CDT's data privacy page

Testimony of Deirdre Mulligan, Staff Counsel, Center for Democracy and Technology

before the

House Committee on Commerce Subcommittee Telecommunications, Trade, and Consumer Protection

July 21, 1998

I. Introduction and Summary

The Center for Democracy and Technology (CDT) is pleased to have this opportunity to testify on the issue of individual privacy in the online environment.

CDT is a non-profit, public interest organization dedicated to developing and implementing public policies to protect and advance civil liberties and democratic values on the Internet. One of our core goals is to enhance privacy protections for individuals in the development and use of new communications technologies.

In the invitation I received to testify, the Committee identified several key questions that must be answered if we are to have an informed dialogue about privacy on the Internet. The crux of the Committee's questions can, I believe, be summed up as: "who should lead?"

CDT believes that it is time for Congress and relevant stake-holders to develop a bi-partisan national privacy policy for the Internet. Self-regulation, while a necessary component of the electronic marketplace, has proven, on its own, to be insufficient. However, to move forward we must acknowledge two important concepts: self-regulation is a necessary component of protecting privacy in the global and decentralized electronic commerce environment; and, privacy legislation can aid privacy and electronic commerce by creating a level policy and practice playing field and a viable benchmark for oversight, enforcement, and redress.

We believe that Congress should enact legislation enabling the Federal Trade Commission to craft baselines for protecting privacy during commercial interactions. In addition, Congress should continue to explore and develop other legislative proposals to protect privacy, explore the role of technology in protecting privacy and methods by which the government can promote the development of privacy-enhancing technologies, and explore the creation of a privacy infrastructure including a federal entity to develop privacy policy for both the public and private sectors.

II. Who should lead: the role of privacy legislation in regulating private sector activities

The Federal Trade Commission's report served as a wake up call. It jump-started industry efforts, galvanized privacy and consumer groups, and intensified the Administration's review of its chosen stance on privacy protection. As you heard this morning, the FTC's review spurred some increased efforts in the private sector. While we welcome the renewed efforts of industry, we strongly believe that industry acting alone will continue to fall short of the goal of providing pervasive privacy protections. It is clear to us that a more comprehensive and vigorous approach is required. However, we must also recognize that legislation will not on its own provide complete privacy protection. Privacy protection must build upon the strengths of existing efforts -- self-regulatory and technical -- but fold them into a comprehensive system of enforceable privacy protections.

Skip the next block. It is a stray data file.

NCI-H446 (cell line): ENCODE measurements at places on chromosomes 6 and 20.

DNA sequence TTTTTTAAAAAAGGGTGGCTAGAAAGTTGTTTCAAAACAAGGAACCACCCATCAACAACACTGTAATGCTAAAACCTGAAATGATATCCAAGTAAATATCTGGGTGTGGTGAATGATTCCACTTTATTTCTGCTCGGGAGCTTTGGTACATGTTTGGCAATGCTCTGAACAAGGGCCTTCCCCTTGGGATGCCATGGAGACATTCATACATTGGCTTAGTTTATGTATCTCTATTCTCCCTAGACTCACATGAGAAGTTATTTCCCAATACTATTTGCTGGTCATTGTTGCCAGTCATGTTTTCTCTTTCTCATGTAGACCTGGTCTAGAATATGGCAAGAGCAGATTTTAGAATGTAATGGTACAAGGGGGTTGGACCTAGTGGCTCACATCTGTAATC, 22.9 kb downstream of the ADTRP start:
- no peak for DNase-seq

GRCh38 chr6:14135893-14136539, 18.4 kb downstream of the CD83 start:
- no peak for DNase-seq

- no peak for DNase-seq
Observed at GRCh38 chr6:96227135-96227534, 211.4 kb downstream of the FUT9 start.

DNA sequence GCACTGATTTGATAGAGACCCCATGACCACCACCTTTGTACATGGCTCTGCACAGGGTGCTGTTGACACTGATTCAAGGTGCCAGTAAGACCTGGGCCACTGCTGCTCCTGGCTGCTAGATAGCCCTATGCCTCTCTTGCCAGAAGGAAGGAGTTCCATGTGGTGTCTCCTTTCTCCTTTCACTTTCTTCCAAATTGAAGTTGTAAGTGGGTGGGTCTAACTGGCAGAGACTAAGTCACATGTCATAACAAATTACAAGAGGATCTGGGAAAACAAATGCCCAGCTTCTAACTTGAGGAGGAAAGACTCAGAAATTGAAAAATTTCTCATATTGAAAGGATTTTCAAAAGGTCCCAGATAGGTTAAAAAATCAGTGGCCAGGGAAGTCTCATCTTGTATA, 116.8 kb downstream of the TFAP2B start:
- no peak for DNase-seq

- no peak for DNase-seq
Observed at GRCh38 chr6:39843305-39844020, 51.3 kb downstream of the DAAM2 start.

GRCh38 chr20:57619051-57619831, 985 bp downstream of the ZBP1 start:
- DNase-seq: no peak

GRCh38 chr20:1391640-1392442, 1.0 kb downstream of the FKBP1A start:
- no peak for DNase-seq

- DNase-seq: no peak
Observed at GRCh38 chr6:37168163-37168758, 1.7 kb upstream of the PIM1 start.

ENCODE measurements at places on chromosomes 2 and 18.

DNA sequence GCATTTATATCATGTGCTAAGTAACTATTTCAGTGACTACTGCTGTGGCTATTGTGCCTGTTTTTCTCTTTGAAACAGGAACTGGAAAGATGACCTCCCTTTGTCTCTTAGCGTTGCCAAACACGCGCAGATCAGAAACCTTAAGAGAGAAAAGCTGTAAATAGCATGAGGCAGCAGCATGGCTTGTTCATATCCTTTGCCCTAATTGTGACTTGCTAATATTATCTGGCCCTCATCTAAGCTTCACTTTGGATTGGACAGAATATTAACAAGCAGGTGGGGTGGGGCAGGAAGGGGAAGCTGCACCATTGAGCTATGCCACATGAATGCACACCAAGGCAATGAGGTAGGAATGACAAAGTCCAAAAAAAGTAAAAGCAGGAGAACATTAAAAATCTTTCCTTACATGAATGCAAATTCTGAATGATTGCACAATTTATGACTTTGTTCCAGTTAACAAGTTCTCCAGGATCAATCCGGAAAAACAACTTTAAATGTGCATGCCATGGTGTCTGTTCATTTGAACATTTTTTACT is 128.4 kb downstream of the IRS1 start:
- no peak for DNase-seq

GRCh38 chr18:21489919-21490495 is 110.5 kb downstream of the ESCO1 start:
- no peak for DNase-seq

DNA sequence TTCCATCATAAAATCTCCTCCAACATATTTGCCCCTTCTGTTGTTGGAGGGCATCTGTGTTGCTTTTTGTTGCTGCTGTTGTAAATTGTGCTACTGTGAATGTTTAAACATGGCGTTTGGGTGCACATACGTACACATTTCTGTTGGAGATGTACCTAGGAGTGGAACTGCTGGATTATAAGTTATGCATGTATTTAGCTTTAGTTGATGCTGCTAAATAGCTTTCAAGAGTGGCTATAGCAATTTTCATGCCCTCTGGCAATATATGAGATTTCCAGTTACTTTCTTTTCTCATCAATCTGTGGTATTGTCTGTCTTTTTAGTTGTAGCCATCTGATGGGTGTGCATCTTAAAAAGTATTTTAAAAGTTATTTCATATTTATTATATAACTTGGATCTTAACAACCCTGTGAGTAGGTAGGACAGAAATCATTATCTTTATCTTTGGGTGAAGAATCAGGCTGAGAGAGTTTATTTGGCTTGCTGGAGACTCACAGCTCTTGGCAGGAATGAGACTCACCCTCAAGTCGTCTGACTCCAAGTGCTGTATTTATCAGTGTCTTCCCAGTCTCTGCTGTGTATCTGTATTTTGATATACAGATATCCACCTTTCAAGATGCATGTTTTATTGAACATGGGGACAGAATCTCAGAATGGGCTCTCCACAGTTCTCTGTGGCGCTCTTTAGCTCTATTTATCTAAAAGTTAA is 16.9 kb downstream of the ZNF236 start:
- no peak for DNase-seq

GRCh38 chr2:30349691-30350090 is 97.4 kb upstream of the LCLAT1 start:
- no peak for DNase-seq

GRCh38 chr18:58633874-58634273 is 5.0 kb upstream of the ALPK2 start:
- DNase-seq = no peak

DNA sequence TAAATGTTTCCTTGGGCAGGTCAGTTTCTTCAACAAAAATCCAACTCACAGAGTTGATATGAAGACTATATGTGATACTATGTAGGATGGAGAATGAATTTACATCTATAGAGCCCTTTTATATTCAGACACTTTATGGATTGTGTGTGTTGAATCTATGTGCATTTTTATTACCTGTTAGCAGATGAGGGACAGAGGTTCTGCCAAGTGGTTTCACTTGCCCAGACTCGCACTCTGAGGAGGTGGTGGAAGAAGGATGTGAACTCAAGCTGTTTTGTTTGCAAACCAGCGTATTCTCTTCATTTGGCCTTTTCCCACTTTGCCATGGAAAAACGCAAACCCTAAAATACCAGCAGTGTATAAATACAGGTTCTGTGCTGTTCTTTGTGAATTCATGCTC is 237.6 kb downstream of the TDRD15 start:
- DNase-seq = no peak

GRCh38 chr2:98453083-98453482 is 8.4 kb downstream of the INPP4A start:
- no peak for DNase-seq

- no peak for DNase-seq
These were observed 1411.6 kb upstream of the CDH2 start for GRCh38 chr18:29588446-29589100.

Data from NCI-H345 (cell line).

III. Crafting Legislation

Debate over the capacity of self-regulation and market forces to adequately address privacy concerns is common in the privacy and consumer protection arenas. Advocates often take the position that self-regulation is inadequate due to both a lack of enforcement and the absence of legal redress to harmed individuals. Industry tends to favor strongly self-regulation, stating that it results in workable, market-based solutions while placing minimal burdens on affected companies. These positions, while in tension, have both accurately described the self-regulatory process. A close look at the enactment of federal privacy legislation over the years reveals some common elements that move both parties toward supporting legislation, and supports CDT's belief that the time is right to enact a federal baseline of privacy protections for the electronic environment.


IV. Recommended legislative proposals to protect individual privacy including children's privacy

It is time to develop and move a national privacy policy forward. Such a policy must provide for the adoption and implementation of substantive policies that protect privacy throughout the private sector, the creation of legally enforceable privacy rights for individuals, the establishment of a national infrastructure to develop and oversee privacy policy, and support for privacy-enhancing technologies.

At this time, legislation is needed to accomplish two of these goals: the adoption and implementation of privacy policies in the private sector and the creation of legally enforceable privacy rights for individuals.


V. Technology and Privacy

In addition to crafting federal rules to protect privacy, we must look to technologies that protect privacy. Such technologies can provide protection across the global and decentralized environment of the Internet where law or self-regulation may fail. Technology can provide a shield around the individual's actions, communications and identity, providing confidentiality, pseudonymity or anonymity. It can also serve as a mediator or facilitator capable of expressing and monitoring data practices and policies.